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Napoli lack alternative plans, they play like a broken record

Napoli have captured the hearts of fans and neutrals with their performances in Europe this season, but in their domestic games they have conspired to shoot themselves in the foot again and again, and again. In Serie A they have beaten the best but have been beaten the weaker sides as well. So why are Napoli enduring such a mediocre season?

Napoli lack variation in their play

Napoli lack variation in their play (Credit: Flickr, TrueArtCrew)

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As you were in Serie A – the imminent return of the natural order

Serie A is boring, again. Last season saw an end of season run-in where four sides were potential candidates for the Scudetto. Post-World Cup seasons can often throw up surprises, perhaps because players in the top sides will have exaggerated schedules.

Alessandro Del Piero: a reminder of how things were

Alessandro Del Piero: a reminder of how things were

The league enthralled neutrals worldwide as Napoli, Udinese and Lazio chased Milan all the way to the title. This season, though, we are seeing a return to the normality of the pre-Calciopoli era – at one point Inter even threatened to re-assume the position of perennial losers.

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Serie A 2011-12: Preview

Serie A was due to kick off two weeks ago, but because those poor, disenfranchised players couldn’t agree a deal for a standard contract with those mean, horrid, nasty chairmen there was a strike and they will now be kicking balls into goals starting from this Friday. The only positive to have emerged from this scenario is that it has given us time to collate our thoughts for a Serie A preview which will be judged upon when the season ends, making us look like ridiculous court jesters.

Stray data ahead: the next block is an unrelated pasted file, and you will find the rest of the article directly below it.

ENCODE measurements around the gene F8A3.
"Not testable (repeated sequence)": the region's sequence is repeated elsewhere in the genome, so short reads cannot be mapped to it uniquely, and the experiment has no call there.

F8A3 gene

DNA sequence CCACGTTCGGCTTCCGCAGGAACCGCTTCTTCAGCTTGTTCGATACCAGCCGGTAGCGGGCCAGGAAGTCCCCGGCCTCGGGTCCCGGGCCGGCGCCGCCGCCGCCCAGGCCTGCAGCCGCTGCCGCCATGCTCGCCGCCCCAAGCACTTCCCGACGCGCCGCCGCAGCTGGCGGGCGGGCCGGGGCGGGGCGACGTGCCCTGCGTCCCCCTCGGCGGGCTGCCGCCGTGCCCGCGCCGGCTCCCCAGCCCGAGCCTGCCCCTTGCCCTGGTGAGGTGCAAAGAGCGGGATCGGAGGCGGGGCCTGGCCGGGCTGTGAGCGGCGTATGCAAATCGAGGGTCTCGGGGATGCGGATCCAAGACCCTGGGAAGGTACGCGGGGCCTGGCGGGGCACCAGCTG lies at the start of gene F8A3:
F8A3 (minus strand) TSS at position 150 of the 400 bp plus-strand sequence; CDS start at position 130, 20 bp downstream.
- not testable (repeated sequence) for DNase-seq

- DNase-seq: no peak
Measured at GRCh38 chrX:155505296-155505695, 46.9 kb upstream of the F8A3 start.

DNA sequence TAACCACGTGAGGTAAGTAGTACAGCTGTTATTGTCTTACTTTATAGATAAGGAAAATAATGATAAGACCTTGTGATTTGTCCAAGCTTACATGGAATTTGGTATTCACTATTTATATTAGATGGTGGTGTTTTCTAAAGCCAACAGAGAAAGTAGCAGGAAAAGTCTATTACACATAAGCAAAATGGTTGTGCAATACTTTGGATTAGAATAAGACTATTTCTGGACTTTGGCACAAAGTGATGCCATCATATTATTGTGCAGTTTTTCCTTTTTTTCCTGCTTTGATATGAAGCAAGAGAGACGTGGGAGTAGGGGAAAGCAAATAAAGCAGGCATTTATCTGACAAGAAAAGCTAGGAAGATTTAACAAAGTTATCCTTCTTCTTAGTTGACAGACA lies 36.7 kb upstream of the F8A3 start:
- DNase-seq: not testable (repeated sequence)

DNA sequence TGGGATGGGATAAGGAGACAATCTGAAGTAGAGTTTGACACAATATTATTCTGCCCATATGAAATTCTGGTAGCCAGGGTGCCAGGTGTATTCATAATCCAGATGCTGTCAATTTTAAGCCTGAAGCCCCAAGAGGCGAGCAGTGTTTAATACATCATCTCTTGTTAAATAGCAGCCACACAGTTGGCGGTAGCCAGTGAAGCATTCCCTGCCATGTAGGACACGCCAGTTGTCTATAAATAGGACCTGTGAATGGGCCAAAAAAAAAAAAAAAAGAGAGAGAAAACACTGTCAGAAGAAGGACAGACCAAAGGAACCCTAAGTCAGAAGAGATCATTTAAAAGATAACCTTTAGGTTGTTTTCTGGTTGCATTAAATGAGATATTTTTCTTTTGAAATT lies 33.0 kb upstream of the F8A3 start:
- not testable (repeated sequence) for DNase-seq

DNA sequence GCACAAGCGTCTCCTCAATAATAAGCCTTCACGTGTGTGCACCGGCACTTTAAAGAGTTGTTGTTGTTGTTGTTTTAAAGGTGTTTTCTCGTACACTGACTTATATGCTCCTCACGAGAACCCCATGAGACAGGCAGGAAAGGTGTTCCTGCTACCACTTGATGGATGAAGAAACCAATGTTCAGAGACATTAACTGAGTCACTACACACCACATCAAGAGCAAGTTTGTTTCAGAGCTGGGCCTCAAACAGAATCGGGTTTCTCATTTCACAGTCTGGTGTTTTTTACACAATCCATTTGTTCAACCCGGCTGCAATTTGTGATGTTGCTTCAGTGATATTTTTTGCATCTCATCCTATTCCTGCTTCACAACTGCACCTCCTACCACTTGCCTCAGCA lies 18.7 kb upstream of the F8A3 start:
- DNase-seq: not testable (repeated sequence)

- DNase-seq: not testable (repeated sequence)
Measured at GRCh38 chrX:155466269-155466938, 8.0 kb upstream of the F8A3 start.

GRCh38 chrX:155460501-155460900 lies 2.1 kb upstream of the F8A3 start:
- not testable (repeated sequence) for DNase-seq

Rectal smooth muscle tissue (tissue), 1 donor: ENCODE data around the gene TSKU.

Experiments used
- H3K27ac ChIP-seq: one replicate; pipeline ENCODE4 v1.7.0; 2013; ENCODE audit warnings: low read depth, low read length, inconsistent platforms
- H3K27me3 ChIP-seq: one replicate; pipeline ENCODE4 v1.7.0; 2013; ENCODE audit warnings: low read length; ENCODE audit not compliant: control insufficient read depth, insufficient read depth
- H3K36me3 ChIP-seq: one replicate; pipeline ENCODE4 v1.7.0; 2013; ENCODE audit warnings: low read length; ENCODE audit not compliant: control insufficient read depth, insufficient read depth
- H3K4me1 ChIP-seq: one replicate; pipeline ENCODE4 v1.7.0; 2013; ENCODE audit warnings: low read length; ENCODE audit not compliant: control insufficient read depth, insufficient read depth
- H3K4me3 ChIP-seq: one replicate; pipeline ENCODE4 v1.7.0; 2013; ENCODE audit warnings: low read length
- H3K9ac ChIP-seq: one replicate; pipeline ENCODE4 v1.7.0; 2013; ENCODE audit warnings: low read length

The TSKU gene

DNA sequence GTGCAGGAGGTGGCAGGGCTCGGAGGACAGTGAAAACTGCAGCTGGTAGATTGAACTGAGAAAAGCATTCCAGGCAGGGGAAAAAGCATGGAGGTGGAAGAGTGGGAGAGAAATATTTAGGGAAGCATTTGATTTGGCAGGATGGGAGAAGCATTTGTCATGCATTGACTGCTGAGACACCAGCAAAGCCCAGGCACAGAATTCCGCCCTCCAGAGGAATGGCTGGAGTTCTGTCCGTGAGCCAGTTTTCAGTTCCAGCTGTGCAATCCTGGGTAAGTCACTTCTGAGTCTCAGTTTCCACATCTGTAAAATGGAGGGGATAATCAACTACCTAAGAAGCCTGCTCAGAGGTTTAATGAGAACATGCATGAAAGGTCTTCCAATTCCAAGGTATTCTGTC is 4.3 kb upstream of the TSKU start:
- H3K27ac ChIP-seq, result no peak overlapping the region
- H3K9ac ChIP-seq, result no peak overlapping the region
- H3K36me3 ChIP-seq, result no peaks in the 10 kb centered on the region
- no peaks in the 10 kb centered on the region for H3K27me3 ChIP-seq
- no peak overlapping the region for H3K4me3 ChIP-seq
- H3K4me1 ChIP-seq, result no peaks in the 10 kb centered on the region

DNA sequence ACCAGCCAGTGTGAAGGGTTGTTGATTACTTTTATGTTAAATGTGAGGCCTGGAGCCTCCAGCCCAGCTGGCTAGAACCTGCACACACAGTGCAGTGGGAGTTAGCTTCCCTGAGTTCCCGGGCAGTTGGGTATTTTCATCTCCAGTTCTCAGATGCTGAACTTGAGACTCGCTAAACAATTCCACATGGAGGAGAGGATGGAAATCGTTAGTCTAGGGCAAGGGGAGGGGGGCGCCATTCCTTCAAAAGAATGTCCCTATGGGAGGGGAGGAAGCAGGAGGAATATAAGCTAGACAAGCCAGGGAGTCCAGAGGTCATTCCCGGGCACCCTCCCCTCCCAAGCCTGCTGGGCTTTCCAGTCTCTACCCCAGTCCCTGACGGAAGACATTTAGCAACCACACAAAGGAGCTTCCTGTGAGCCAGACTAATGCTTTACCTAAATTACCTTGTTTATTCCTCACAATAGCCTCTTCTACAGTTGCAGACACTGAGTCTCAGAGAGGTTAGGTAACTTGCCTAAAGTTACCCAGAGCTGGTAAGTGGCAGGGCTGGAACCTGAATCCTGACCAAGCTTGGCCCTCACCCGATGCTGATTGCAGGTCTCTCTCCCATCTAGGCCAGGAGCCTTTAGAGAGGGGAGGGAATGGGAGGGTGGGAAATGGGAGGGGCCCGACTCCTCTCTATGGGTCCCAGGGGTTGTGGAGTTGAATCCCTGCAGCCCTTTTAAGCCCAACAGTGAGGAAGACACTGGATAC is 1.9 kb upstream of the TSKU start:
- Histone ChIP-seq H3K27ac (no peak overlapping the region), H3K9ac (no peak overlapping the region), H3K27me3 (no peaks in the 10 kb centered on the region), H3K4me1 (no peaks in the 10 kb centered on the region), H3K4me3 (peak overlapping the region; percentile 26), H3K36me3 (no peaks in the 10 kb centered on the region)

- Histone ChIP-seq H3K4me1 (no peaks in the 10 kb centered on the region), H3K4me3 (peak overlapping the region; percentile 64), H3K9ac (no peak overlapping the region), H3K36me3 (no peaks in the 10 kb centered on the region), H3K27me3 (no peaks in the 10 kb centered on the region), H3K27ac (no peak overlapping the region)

On the panel will be: -

Rocco Cammisola (@rcammisola) – Editor and writer for this fair site, you’ll also find him tweeting about Serie A-D. Searching out obscure stories from deep in the Italian leagues, trying too hard to be a hipster.

Matthew Campbell (@mattc236) – Writes for The Football Express, focusing mainly on English football – the Championship to be a little more precise.
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Relative radio silence

Apologies for the lack of posts in the past couple of weeks, I’ve been a bit busy and concentrating on a few other things. There will hopefully be a few posts in the next week or two. In the mean time I’d like to invite you to read a couple of pieces I’ve written for Football Italia.

My  debut for the wonderful Italian football site is The two tides that could, where I compare Napoli and Lazio to the little engine that could in Watty Piper’s children’s story.

A second offering for your eyes to consider is a resumé of Adriano’s stuttering time at Roma and his impending demise. It looks like Rome may be without an emperor once more. You can read the piece titled The Emperor’s demise here.

I hope you enjoy those.

Backdated corruption case fails to shock Italian football

Italian football has never been the most morally guided of sporting arenas. New allegations have emerged from the Calciopoli 2 trials taking place in Naples that implicate the chairmen of sides that played 10 seasons ago. The allegations concern Hellas Verona and Parma in the 2000/01 season. The former Napoli chairman at the time has accused the chairmen of those clubs of colluding to ensure Verona’s safety and send Napoli down to Serie B. The relegation would lead to Napoli’s most bitter years following bankruptcy and sending them to the bottom of the Italian professional football pyramid.

Corbelli’s accusation

Brescian businessman Giorgio Corbelli who owned Napoli between 2000 and 2001 gave testimony at the Calciopoli 2 trial last week – the second round of hearings are being carried out because of evidence presented by Luciano Moggi which implicate Inter (who emerged spotless previously) in the events covered in the first trial in 2006. Corbelli said that the previous owner of Parma, Callisto Tanzi, also owned or had an influential position at Hellas Verona while Giamattista Pastorello was in charge. Corbelli’s hypothesis suggested that Pastorello was a mere figurehead at the small provincial side.